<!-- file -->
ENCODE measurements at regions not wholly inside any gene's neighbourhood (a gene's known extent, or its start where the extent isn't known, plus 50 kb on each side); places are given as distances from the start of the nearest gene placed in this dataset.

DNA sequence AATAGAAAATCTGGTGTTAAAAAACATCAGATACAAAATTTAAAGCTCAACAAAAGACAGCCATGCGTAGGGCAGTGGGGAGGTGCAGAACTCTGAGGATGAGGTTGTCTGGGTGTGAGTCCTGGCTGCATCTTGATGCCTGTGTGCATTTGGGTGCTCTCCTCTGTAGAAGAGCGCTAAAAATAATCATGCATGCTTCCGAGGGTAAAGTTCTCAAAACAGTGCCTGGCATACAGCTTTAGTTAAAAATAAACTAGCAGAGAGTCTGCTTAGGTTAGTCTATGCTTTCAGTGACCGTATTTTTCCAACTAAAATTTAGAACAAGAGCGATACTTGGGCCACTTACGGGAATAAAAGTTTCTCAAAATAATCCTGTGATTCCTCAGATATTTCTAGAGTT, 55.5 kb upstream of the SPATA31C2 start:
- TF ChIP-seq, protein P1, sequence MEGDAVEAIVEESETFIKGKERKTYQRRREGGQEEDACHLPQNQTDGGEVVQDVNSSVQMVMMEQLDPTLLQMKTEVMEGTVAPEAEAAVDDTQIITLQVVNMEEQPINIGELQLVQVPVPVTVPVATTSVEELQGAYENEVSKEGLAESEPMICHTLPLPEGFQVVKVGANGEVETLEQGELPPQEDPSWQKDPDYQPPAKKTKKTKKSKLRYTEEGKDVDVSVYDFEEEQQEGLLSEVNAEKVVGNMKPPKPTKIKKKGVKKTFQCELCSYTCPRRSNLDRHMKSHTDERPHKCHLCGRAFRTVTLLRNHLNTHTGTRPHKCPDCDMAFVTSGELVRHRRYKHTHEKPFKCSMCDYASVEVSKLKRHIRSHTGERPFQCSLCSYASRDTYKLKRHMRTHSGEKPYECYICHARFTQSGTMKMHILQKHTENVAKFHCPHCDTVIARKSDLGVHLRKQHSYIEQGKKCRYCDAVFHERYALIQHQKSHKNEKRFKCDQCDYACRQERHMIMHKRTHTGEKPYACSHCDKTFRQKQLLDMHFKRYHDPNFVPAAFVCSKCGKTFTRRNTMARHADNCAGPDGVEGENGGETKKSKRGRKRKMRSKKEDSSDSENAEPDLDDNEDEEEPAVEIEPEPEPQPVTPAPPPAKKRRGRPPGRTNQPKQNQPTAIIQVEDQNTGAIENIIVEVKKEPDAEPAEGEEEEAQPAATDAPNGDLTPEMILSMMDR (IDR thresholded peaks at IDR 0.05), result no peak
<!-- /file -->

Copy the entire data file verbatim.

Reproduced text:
ENCODE measurements at regions not wholly inside any gene's neighbourhood (a gene's known extent, or its start where the extent isn't known, plus 50 kb on each side); places are given as distances from the start of the nearest gene placed in this dataset.

DNA sequence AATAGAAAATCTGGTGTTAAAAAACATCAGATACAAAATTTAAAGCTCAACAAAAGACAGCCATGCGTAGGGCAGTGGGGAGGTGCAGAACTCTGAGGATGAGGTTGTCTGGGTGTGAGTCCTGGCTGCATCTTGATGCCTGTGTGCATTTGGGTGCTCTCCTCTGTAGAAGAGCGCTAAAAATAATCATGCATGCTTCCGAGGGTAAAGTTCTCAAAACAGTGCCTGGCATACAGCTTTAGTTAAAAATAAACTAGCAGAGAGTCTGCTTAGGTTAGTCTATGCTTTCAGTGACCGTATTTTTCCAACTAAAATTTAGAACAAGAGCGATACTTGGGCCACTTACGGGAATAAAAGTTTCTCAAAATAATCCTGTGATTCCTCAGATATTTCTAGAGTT, 55.5 kb upstream of the SPATA31C2 start:
- TF ChIP-seq, protein P1, sequence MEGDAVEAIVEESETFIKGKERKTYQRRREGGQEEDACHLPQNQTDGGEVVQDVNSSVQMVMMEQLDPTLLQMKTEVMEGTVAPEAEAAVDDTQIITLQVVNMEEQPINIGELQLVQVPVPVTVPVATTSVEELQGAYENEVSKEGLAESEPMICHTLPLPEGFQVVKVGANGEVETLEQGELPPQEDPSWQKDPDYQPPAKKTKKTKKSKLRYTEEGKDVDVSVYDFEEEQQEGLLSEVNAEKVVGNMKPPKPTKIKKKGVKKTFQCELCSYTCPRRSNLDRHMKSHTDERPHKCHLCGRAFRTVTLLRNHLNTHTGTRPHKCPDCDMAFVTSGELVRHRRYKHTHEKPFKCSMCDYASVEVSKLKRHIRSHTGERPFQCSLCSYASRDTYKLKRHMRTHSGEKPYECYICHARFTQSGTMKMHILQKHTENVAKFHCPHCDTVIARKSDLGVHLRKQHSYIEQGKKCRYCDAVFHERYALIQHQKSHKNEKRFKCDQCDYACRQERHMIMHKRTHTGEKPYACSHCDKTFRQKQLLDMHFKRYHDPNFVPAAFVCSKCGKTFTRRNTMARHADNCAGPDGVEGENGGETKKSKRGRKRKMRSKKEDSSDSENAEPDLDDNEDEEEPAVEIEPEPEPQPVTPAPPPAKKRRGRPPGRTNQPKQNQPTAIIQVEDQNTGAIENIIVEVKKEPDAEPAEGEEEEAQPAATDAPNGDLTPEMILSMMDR (IDR thresholded peaks at IDR 0.05), result no peak